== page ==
One notable difference in class effects between canagliflozin and other SGLT2 inhibitors has been in the safety profile. The canagliflozin group had an increased risk of amputation and fracture noted in the CANVAS trial that was not seen in EMPA-REG, with the highest absolute risk for amputation occurring in patients with peripheral vascular disease and prior amputation. The approximately two-fold increase in risk of amputation among patients receiving canagliflozin in CANVAS was unexpected, though there is not currently evidence to suggest a fully causal relationship between amputation risk and canagliflozin.42 However, in a pharmacovigilance analysis using the FDA’s Adverse Event Reporting System, Fandini et al reported that canagliflozin was found to have a higher incidence of any amputation among patients with DM (0.32%) compared to empagliflozin (0.09%) and dapagliflozin (0%).43 There are a few possible mechanisms whereby amputation risk could have been increased in the CANVAS program, though the true mechanism remains unknown. The overall amputation rate in patients with T2DM has declined over the last few decades, but diabetic foot disease (DFD) remains prevalent, increasing risk of lower-extremity amputation in itself.43,44 In the CANVAS program, a history of DFD and prior amputation were both risk factors for amputation.42 In a CANVAS sub-group analysis, there was a greater reduction of MACE in patients with a history of amputation than those without. This reduction in MACE occurred early in CANVAS, while amputation occurred more frequently in the late phase. This finding has led some researchers to postulate that perhaps a decrease in MACE could have been related to an increase in amputation risk. Despite these findings, a recent retrospective cohort study found no increased risk of lower extremity amputation for canagliflozin compared to other SGLT2 inhibitors and other AHAs.45 This finding could indicate the CANVAS program’s increased risk of amputation was related to other factors, such as non-adherence or other adverse effects. Compared to the empagliflozin group in the EMPA-REG OUTCOME trial, the canagliflozin group in the CANVAS program had an increased incidence of volume depletion-related AEs, which could have contributed to circulatory failure and perhaps increased the risk of amputation.42 Also, adherence to study drugs was lower in the CANVAS program (29%)14 compared with the EMPA-REG OUTCOME trial (25%).40 The lower adherence could have increased the incidence of amputation among canagliflozin patients, as discontinuation of the SGLT2 inhibitor could have led to further progression in peripheral arteriosclerosis.42 While a higher risk for amputation with canagliflozin may be inferred from this data, it should be noted that data on amputations were not specifically collected for EMPA-REG or other previous studies on other SGLT2 inhibitors. Therefore, further studies evaluating this risk as a class- or agent-specific effect should be conducted in order to determine the true clinical significance. In the meantime, clinicians should exercise caution in initiating canagliflozin in patients at risk of fractures or amputations.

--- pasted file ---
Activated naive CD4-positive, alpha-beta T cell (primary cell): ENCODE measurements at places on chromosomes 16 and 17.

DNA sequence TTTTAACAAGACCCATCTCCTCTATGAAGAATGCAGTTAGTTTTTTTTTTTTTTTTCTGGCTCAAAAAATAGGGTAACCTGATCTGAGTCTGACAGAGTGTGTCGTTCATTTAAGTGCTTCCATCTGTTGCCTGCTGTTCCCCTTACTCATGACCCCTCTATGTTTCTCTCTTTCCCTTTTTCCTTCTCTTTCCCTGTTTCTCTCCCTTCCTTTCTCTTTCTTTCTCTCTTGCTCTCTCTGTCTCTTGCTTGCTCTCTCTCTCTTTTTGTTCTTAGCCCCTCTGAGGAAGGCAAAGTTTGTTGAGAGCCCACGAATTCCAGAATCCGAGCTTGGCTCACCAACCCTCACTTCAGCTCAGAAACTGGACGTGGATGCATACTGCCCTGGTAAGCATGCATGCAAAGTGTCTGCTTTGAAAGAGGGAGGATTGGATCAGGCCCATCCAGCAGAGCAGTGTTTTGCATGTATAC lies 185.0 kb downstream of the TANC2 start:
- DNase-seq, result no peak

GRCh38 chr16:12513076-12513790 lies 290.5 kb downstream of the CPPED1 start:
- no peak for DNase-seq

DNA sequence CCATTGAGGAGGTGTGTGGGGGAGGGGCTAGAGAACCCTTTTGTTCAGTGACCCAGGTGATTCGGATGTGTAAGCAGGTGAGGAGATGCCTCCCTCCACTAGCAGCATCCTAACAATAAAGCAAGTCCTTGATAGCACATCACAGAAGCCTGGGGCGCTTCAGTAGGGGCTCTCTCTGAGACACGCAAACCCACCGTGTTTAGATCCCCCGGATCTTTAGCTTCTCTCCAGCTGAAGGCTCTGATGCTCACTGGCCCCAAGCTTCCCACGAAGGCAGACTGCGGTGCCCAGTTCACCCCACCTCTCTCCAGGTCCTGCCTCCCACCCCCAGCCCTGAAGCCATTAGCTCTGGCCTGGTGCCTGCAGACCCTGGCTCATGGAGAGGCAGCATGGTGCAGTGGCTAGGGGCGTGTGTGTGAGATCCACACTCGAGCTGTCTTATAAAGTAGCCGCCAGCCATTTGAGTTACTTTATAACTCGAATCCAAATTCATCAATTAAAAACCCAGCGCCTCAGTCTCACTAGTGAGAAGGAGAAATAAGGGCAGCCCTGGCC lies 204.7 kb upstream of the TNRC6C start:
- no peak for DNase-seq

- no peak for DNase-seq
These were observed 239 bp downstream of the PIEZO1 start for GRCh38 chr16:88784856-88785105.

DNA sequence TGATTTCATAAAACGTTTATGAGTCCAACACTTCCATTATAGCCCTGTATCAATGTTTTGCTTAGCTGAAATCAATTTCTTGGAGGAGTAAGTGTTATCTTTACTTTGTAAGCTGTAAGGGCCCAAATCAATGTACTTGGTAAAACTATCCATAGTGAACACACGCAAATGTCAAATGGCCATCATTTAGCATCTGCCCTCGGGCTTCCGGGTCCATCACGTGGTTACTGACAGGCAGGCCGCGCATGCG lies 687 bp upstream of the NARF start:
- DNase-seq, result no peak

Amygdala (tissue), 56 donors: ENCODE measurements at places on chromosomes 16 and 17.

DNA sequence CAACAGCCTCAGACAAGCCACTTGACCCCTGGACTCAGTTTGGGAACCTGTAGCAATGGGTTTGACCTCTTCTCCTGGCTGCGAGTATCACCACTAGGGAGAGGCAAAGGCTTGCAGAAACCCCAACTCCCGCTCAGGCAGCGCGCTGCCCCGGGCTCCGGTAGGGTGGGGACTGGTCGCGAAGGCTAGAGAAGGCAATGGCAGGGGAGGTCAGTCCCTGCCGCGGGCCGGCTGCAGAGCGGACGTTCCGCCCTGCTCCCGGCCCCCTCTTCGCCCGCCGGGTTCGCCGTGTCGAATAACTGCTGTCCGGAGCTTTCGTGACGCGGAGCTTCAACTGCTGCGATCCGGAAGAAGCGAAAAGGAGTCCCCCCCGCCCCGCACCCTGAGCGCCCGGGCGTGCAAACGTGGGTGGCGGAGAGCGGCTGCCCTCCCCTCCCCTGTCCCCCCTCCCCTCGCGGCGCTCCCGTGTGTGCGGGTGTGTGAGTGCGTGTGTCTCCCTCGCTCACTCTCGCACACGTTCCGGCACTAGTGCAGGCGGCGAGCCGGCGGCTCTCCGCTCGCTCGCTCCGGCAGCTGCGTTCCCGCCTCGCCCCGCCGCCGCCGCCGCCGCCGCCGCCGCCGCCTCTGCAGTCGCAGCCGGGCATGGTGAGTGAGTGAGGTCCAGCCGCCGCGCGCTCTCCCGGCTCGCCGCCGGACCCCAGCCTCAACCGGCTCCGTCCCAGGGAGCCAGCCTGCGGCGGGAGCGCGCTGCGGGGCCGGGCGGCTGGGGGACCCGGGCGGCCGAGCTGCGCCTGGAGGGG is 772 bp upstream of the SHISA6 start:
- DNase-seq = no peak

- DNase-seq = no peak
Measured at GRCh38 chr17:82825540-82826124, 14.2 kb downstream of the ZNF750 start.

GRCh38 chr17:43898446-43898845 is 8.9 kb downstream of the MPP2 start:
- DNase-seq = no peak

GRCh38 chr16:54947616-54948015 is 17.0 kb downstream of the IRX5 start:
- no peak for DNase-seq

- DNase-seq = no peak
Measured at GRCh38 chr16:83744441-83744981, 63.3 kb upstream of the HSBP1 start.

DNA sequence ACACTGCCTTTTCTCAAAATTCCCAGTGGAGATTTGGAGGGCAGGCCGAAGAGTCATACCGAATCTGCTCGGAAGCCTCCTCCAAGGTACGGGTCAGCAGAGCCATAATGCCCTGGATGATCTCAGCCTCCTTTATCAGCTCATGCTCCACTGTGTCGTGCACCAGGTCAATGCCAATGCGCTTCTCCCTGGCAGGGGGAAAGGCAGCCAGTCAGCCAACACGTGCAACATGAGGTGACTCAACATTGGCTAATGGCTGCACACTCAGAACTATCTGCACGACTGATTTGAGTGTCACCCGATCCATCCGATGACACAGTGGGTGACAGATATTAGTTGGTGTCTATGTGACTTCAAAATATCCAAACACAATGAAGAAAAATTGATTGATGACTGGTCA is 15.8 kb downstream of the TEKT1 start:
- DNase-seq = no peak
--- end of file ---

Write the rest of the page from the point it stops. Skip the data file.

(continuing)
Lastly, further research should evaluate the potential dose-response relationship between canagliflozin and its cardiovascular benefits. While one earlier meta-analysis did not find a significant difference in BP lowering effects between the different SGLT2 inhibitors, the authors did note the presence of a significant association between increasing doses of canagliflozin and decreasing SBP.39 This dose response relationship may also correspond to overall cardiovascular benefits. Future studies are needed to discern if there is a target dose of canagliflozin that is necessary to achieve the full impact of cardiovascular risk reduction.
On the horizon of oral anti-diabetic agents is the investigational SGLT2 inhibitor, sotagliflozin, for which the New Drug Application was accepted by the FDA in May of 2018. Sotagliflozin is a dual inhibitor of SGLT1 and SGLT2 that could be approved for use in patients with type 1 diabetes in combination with insulin to improve clinical outcomes and overall glycemic control.45 In the Tandem 1 and 2 trials, sotagliflozin 200 mg and 400 mg reduced HbA1c with optimized insulin use compared to placebo. The most recent Tandem 3 trial testing sotagliflozin vs placebo showed a greater proportion of type 1 DM patients achieving an HbA1c <7% in the sotagliflozin group compared to placebo.46 Tandem 3 also achieved statistical significance in secondary endpoints including favorable changes in HbA1c from baseline, SBP, mean daily bolus insulin dose, and body weight.47 If approved, sotagliflozin would be the first oral therapy approved in the US to be used alongside insulin. Canagliflozin also has activity at SGLT1, and while small studies have not proven the use of canagliflozin in patients with type 1 DM, further studies may demonstrate the benefit of its use in this patient population.48
Canagliflozin has consistently demonstrated, through published clinical trials, a reduction in cardiovascular risk factors such as BP, body weight, and renal function. These results suggest a class-benefit of SGLT2 inhibitors rather than agent-specific effects. Further research is needed to clarify risks of canagliflozin related to fractures and amputations, and determine optimal dosing requirements for canagliflozin in regard to cardiovascular risk reduction.
The authors report no conflicts of interest in this work.